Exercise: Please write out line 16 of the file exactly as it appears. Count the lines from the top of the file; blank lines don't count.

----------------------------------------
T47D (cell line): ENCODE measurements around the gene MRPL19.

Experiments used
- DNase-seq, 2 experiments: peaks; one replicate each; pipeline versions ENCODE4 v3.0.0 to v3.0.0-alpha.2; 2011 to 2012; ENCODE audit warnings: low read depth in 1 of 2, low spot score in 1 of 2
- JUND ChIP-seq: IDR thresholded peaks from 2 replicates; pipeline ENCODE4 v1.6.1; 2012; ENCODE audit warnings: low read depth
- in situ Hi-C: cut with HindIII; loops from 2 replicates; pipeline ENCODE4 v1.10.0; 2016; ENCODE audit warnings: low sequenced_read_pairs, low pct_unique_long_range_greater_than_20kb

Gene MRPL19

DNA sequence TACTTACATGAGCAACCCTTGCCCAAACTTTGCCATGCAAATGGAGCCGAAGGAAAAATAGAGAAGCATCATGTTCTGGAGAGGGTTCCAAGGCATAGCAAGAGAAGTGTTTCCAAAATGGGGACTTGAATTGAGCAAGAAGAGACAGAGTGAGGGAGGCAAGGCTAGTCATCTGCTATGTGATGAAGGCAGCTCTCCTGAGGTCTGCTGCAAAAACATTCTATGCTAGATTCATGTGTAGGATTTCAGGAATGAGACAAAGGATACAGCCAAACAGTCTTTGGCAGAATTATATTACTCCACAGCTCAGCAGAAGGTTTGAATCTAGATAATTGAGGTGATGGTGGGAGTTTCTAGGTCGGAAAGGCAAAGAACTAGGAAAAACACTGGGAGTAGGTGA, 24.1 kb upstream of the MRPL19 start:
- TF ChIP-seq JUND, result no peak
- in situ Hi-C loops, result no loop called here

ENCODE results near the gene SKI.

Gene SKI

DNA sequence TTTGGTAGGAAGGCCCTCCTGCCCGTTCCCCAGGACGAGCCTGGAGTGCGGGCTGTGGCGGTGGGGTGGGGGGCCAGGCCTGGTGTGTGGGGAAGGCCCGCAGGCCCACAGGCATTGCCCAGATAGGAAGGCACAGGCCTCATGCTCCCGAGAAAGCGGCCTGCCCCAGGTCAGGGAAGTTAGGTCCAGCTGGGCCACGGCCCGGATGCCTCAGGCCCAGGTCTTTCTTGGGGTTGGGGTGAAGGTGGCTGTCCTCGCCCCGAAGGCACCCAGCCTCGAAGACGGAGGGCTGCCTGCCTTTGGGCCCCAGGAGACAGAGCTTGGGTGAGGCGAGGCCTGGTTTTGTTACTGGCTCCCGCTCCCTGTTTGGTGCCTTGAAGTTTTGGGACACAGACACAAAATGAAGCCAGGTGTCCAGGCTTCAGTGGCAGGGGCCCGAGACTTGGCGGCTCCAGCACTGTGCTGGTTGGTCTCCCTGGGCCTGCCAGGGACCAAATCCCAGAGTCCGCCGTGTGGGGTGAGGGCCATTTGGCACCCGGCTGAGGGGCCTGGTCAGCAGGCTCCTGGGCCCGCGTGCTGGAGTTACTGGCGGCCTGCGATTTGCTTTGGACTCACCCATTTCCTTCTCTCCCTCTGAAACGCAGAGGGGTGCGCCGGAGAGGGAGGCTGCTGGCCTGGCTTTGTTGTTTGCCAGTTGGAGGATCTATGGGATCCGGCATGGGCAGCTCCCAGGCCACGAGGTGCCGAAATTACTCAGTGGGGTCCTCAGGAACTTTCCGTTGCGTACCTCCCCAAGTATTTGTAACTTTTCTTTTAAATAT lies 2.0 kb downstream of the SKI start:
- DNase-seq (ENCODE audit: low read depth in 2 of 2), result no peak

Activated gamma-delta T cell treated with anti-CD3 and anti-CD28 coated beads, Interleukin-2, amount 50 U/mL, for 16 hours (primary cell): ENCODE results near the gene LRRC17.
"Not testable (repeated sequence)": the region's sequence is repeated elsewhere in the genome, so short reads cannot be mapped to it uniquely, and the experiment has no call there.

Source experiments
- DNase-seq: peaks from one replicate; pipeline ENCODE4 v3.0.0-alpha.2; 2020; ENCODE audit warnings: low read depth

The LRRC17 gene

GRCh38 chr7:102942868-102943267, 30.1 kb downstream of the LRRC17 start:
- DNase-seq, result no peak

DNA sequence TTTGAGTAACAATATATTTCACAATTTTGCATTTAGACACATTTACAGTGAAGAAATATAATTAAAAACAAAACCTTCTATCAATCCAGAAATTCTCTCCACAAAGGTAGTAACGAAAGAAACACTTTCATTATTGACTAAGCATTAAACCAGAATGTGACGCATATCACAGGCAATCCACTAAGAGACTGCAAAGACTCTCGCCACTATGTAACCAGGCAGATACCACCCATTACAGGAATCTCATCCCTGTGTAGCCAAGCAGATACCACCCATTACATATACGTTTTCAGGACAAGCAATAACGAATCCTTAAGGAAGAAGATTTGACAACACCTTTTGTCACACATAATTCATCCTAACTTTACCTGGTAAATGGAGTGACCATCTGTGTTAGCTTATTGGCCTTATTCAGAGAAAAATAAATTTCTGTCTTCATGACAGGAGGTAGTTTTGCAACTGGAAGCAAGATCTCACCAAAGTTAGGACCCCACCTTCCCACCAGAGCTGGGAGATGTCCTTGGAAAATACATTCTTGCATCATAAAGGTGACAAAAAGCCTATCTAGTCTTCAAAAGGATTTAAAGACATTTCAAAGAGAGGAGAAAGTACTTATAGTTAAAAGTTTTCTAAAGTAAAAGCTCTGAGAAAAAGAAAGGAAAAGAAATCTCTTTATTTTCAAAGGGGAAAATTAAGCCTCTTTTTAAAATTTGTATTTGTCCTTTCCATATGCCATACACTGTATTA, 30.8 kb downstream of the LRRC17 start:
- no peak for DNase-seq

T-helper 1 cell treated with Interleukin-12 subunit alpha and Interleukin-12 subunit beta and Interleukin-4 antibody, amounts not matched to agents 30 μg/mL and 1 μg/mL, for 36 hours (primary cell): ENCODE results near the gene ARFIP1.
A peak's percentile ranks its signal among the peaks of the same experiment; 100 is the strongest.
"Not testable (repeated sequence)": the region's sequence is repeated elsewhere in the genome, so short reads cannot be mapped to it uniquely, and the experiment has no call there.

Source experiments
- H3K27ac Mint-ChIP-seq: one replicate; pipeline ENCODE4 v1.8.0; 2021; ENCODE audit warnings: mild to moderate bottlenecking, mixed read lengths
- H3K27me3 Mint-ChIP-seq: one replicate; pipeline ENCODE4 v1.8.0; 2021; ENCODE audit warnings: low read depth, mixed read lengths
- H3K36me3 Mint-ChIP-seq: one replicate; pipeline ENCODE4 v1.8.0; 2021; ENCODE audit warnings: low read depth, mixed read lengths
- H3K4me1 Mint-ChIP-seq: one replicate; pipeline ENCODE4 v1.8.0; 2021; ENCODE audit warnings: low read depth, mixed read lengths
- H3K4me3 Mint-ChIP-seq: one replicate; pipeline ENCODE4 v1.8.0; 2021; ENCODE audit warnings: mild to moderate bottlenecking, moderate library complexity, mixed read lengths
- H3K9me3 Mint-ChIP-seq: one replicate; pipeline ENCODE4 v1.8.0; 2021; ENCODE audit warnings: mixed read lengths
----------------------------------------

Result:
Source experiments